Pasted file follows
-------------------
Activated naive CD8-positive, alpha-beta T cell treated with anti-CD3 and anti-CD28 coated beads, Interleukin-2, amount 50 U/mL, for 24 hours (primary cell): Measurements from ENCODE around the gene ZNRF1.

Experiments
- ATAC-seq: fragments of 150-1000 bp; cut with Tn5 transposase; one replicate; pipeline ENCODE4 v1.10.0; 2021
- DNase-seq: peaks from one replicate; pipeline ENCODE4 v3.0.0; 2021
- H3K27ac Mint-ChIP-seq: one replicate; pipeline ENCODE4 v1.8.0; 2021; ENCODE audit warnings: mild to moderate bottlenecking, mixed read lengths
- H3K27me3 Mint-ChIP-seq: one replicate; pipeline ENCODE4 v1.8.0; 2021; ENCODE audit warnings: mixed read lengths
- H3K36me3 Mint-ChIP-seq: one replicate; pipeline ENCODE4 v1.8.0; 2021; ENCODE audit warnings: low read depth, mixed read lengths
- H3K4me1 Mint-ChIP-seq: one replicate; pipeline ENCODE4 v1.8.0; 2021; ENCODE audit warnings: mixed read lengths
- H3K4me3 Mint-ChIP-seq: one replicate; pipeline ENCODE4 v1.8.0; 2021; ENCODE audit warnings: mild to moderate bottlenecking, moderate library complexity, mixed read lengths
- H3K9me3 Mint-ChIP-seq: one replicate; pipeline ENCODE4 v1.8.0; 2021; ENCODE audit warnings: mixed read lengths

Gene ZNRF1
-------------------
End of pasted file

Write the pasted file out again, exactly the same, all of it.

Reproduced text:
Activated naive CD8-positive, alpha-beta T cell treated with anti-CD3 and anti-CD28 coated beads, Interleukin-2, amount 50 U/mL, for 24 hours (primary cell): Measurements from ENCODE around the gene ZNRF1.

Experiments
- ATAC-seq: fragments of 150-1000 bp; cut with Tn5 transposase; one replicate; pipeline ENCODE4 v1.10.0; 2021
- DNase-seq: peaks from one replicate; pipeline ENCODE4 v3.0.0; 2021
- H3K27ac Mint-ChIP-seq: one replicate; pipeline ENCODE4 v1.8.0; 2021; ENCODE audit warnings: mild to moderate bottlenecking, mixed read lengths
- H3K27me3 Mint-ChIP-seq: one replicate; pipeline ENCODE4 v1.8.0; 2021; ENCODE audit warnings: mixed read lengths
- H3K36me3 Mint-ChIP-seq: one replicate; pipeline ENCODE4 v1.8.0; 2021; ENCODE audit warnings: low read depth, mixed read lengths
- H3K4me1 Mint-ChIP-seq: one replicate; pipeline ENCODE4 v1.8.0; 2021; ENCODE audit warnings: mixed read lengths
- H3K4me3 Mint-ChIP-seq: one replicate; pipeline ENCODE4 v1.8.0; 2021; ENCODE audit warnings: mild to moderate bottlenecking, moderate library complexity, mixed read lengths
- H3K9me3 Mint-ChIP-seq: one replicate; pipeline ENCODE4 v1.8.0; 2021; ENCODE audit warnings: mixed read lengths

Gene ZNRF1